‘Tis The Season for Invasive Plants in Kodiak


Brianna Gibbs/KMXT

Summertime is a great opportunity to check out Kodiak’s dazzling local flora, but it’s also a bitter reminder of the pesky invasives that litter the island. These seasonal plants often pop up this time of year and keep folks like Blythe Brown, the Kodiak Soil and Water Conservation District project coordinator, hard at work trying to eradicate them.
“Invasive plants are not just non-native plants. We’ve got a lot of non-native plants here and most of them don’t do any damage. Invasive plants are the ones that will out compete your native plants, or even out compete in your garden, the plants that you want there. The classic picture of the orange hawkweed on the back of our free booklet here, that’s orange that hawkweed that has taken over, it’s out competing all the native wildflowers, that should be a native wildflower meadow.”

She said the invasive plants compete for water, nutrients and space.
The booklet she refers to is free, and details selected invasive plants from Alaska. She said anyone who would like one should contact the district to pick one up.
While orange hawkweed has become somewhat of a poster child for invasive plants, Brown said there are many others to look for.

“Top big bad weeds, we’ve got Japanese Knotweed, Orange Hawkweed, Common Tansy, Oxeye Daisy, Canada Thistle, Bull Thistle, Toadflax, Common Toadflax has potential to be one of our big bad ones.”

Brown said orange hawkweed is still a huge concern, and compares it to fighting a wild fire.
“I personally don’t think we’ll ever be able to get it out completely, there’s just too much of it, and the seeds live for a long time. So what this program is doing is to helping to cool down this huge fire and then hopefully prevent sparks from escaping from it.”
The program she mentions is a reimbursement incentive program. She said it makes it easier for folks to take up arms against any invasives they may have on their property.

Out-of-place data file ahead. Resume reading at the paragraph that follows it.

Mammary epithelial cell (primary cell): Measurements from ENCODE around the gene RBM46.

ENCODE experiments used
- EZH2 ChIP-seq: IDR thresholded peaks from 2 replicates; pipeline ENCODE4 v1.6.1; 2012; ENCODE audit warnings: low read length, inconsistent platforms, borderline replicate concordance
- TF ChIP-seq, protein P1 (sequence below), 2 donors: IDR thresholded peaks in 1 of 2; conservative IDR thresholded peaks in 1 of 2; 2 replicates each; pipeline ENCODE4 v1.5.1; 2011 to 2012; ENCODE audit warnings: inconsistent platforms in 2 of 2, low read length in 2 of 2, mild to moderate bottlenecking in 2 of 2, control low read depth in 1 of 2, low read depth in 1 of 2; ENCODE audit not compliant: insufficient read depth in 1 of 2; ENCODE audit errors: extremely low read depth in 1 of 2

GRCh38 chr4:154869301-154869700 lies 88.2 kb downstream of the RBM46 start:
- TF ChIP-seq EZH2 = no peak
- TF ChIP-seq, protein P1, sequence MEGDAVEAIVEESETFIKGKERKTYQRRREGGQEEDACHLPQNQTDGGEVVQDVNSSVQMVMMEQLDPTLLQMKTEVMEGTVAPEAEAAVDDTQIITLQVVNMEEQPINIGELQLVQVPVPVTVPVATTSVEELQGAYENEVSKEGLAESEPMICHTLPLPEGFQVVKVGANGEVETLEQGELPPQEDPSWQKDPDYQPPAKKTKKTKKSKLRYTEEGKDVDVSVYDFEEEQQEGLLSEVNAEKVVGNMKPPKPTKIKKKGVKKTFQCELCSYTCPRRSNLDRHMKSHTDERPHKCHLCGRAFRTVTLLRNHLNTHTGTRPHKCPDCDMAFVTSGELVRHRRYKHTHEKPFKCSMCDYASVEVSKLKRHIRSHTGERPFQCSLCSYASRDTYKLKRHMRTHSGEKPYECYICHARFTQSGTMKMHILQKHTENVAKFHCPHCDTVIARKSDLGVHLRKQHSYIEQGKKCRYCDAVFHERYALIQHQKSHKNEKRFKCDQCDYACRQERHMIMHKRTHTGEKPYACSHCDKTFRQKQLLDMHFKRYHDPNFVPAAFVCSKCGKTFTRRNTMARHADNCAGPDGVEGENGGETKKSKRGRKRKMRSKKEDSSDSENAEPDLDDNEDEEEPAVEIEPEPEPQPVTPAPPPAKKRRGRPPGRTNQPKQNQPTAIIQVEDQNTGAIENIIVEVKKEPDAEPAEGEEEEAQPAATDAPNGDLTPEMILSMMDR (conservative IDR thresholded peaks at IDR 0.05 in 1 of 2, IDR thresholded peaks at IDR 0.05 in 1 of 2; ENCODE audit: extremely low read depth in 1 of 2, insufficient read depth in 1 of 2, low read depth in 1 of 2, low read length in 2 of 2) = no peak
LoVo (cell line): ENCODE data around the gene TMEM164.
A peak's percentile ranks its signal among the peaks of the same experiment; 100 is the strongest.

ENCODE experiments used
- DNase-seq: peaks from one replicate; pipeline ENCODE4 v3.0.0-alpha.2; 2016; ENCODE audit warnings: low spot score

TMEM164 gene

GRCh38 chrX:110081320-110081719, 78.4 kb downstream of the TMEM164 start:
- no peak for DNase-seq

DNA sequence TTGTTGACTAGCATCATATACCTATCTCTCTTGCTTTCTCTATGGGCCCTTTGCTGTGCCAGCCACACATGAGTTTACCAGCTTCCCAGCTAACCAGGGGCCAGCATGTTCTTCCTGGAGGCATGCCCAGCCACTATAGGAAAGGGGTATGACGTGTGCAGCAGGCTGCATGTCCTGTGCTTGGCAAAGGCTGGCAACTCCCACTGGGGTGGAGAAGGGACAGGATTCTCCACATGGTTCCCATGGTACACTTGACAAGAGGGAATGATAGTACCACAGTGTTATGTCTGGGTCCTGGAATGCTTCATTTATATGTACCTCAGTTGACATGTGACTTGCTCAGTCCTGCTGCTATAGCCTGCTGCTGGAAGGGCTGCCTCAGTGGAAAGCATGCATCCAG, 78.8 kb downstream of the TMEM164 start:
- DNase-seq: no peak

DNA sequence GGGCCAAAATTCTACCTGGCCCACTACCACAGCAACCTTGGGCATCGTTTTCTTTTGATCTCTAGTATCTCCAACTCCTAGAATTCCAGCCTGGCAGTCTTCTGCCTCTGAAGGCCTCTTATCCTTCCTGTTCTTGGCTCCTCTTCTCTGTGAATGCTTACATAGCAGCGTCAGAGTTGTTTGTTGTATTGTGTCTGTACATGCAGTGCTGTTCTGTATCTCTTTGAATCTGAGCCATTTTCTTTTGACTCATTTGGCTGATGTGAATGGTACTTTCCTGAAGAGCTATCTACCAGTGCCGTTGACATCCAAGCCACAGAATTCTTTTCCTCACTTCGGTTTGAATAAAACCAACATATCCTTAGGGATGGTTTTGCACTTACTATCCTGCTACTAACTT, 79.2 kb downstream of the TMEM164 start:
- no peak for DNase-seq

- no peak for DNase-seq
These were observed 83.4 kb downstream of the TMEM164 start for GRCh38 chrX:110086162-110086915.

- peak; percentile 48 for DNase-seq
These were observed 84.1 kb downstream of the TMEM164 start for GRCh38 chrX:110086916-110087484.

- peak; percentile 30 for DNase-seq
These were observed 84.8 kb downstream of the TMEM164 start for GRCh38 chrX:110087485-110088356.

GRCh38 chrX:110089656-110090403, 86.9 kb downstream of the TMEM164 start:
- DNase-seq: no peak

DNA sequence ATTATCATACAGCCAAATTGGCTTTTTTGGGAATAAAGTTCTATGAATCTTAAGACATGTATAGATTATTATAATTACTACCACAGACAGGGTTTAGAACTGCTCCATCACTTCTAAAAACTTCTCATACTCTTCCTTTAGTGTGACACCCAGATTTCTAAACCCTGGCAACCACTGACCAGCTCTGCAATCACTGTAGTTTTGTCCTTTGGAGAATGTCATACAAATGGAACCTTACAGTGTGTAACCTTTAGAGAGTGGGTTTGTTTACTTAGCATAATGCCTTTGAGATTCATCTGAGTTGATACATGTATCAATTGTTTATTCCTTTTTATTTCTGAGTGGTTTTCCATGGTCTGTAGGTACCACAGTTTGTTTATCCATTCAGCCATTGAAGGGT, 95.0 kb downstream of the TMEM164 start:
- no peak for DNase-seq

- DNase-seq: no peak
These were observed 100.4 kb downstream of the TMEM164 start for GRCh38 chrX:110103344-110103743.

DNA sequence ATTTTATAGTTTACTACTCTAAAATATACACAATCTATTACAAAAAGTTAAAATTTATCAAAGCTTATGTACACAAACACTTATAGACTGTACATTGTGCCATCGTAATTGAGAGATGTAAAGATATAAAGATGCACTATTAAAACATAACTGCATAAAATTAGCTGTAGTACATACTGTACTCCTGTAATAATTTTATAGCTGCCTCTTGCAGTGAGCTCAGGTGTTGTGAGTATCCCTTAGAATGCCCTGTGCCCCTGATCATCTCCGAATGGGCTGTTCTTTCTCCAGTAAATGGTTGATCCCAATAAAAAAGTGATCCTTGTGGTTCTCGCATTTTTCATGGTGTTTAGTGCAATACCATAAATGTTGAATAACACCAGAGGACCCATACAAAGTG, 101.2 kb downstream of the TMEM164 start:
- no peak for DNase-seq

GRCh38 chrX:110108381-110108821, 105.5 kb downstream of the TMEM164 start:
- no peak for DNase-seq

“It is still going on. We’ve got a little bit of money left in that fund. The Lions Club donated $2,000 to us this year. And so we will reimburse up to $150 per site, per owner, of the cost of treating or controlling your invasive plant.”

Meanwhile, Brown and her crew, which includes some summer interns, work diligently both in Kodiak and surrounding villages to survey where non-native invaders are and take action against them. In general, she said there are less than 50 total invasive plants on Kodiak, and some are less aggressive than others.
Most of the work they do is funded through grants.
“And this year we have one grant specifically to attack Canada Thistle. And we have another grant where we’re working with a national group called Wildlife Forever, outreach to lodges and guides and stuff. And so we’re putting together a kit with that project which will include a boot brush, or a little brush that they can clean off their ATVs before they go out, clean their airplane floats so they don’t get aquatic weeds transferred from lake to lake.”

Brown said people should contact her at the district to learn more about how to remove invasive plants, which often require some sort of herbicide to do so. She said it’s also helpful when people call her with sightings of potential invasives, and keep an eye out for specific plants, especially outside the city.

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